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Following ReVuln's recent disclosure of a series of zero day flaws in SCADA systems, Exodus Intelligence's Aaron Portnoy decided to spend a few hours on Thanksgiving morning seeing if he could find a few SCADA vulnerabilities. He found 23.
"He found a remote code execution bug and a denial-of-service (DoS) flaw in Rockwell Automation SCADA products; three remote execution flaws and one DoS bug in Schneider Electric products; a DoS flaw in Indusoft SCADA products; eight DoS flaws in Realflex SCADA products; and three remote code execution bugs, two DoS, and three file vulnerabilities in Eaton Corp. products," writes Dark Reading's Kelly Jackson Higgins.
"The most interesting thing about these bugs was how trivial they were to find," Portnoy writes. "The first exploitable 0day took a mere 7 minutes to discover from the time the software was installed. For someone who has spent a lot of time auditing software used in the enterprise and consumer space, SCADA was absurdly simple in comparison."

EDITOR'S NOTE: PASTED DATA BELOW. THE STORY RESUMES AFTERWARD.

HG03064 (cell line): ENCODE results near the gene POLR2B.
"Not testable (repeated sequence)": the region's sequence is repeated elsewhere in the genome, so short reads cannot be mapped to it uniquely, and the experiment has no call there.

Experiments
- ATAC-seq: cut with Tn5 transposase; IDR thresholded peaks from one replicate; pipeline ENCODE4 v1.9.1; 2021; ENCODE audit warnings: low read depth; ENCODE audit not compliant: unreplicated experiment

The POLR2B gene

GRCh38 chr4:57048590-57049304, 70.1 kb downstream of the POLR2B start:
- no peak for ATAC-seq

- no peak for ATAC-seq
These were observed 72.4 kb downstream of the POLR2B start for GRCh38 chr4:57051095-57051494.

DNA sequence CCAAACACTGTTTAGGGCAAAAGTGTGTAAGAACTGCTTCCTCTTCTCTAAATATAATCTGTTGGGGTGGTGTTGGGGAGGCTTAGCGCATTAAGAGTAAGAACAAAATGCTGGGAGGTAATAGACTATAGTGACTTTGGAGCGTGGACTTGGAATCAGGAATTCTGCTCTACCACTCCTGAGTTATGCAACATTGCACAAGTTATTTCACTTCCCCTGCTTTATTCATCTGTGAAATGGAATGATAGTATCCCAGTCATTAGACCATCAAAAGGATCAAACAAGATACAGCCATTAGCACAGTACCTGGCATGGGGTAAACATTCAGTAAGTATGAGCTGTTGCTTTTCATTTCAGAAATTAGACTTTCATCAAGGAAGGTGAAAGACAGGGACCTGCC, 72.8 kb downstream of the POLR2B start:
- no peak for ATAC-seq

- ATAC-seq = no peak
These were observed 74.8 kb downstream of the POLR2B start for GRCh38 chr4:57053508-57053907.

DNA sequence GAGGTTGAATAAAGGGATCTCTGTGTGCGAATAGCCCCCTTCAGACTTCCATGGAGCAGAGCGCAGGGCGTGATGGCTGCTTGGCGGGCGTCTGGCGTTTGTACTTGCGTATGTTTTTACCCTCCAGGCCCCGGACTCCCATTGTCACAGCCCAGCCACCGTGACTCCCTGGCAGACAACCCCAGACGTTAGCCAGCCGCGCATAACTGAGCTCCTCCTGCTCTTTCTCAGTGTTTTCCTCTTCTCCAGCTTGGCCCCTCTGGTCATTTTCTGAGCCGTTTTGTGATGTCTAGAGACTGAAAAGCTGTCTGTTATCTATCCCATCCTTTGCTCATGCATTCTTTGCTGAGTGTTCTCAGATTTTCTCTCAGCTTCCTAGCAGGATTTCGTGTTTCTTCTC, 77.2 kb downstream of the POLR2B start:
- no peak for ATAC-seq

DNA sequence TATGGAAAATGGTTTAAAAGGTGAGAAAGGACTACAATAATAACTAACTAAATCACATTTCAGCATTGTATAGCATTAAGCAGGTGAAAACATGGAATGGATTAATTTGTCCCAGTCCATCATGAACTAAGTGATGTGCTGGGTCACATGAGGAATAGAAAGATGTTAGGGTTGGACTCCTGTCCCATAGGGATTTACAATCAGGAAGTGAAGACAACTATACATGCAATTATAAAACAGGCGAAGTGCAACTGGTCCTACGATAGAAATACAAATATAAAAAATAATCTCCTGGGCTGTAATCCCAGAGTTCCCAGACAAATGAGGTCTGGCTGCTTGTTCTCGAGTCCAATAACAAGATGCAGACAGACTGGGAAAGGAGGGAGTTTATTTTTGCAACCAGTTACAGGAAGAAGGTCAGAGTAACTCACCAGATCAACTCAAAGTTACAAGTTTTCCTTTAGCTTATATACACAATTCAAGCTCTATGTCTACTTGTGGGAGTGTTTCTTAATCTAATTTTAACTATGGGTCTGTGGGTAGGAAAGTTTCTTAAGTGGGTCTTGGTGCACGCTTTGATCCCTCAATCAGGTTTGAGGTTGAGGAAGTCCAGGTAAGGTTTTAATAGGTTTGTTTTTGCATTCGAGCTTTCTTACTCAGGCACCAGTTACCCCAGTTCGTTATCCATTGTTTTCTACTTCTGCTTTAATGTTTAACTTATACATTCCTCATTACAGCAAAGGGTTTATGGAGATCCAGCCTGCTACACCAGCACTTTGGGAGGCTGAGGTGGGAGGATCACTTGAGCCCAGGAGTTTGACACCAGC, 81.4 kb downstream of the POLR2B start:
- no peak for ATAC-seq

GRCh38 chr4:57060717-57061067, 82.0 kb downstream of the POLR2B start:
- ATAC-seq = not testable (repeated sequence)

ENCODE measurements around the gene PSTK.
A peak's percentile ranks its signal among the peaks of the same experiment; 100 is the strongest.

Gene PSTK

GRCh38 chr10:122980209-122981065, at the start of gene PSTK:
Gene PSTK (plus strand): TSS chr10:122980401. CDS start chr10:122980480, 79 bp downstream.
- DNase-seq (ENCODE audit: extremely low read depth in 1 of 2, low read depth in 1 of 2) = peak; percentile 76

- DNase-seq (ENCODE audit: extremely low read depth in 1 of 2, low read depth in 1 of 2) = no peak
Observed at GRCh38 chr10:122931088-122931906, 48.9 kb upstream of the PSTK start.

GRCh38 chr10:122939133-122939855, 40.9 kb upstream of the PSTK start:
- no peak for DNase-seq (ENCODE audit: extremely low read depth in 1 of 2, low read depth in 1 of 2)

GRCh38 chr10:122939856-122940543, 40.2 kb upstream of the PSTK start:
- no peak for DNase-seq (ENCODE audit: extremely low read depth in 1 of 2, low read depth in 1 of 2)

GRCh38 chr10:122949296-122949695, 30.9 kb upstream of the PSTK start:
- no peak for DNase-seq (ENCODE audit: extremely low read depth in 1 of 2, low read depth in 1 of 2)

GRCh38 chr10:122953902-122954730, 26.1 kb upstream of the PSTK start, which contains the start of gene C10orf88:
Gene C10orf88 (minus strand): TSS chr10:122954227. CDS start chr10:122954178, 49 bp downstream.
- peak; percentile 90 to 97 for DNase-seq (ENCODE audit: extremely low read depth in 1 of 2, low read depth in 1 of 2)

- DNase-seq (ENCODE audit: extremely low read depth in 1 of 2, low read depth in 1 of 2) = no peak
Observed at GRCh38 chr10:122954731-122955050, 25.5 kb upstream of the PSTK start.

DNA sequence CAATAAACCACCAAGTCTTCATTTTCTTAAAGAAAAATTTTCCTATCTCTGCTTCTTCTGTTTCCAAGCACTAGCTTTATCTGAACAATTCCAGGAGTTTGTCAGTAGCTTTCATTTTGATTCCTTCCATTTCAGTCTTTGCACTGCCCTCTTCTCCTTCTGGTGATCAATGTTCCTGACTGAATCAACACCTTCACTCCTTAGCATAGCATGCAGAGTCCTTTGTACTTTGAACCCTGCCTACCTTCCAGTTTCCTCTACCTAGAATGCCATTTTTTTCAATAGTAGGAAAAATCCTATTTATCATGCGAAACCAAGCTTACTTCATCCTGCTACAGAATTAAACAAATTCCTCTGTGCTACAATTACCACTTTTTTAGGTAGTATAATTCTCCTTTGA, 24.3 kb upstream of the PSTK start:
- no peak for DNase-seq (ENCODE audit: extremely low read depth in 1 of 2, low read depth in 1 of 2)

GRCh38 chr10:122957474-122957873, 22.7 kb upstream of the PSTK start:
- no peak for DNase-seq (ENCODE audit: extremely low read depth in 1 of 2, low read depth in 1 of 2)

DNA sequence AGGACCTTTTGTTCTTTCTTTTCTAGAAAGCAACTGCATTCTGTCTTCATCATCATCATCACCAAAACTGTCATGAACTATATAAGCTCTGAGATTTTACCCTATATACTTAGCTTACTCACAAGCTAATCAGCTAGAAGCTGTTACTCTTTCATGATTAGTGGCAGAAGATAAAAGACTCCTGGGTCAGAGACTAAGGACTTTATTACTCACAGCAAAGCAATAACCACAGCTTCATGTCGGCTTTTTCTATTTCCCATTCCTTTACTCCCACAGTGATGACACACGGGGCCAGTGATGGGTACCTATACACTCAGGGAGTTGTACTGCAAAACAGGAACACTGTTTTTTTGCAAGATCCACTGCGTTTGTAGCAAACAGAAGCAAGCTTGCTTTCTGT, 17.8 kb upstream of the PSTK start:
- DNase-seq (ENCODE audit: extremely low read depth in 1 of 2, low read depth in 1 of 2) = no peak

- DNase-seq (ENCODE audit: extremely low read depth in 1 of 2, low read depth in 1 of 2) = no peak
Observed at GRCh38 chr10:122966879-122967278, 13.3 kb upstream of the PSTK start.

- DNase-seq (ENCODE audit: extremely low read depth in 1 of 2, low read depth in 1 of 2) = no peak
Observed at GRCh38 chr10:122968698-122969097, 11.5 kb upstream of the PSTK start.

"The software analyzed by Portnoy had many functions, but some could be used to monitor and control hardware within power plants, water filtration systems, airports, manufacturing facilities and other critical infrastructure," writes Network World's Antone Gonsalves.https://o1.qnsr.com/log/p.gif?;n=203;c=204650394;s=9477;x=7936;f=201801171506010;u=j;z=TIMESTAMP;a=20392931;e=i
"Portnoy hopes that his findings partially overlap with those of ReVuln, because unlike ReVuln, he plans to report the vulnerabilities to ICS-CERT, which will then coordinate the disclosure with the affected vendors," writes Computerworld's Lucian Constantin.
"[To] help improve the security of industrial systems, Portnoy is hoping to open lines of communication with ICS-CERT to gain access to industrial control software and provide vendors with better audits and assessments of possible security vulnerabilities," writes V3.co.uk's Shaun Nichols.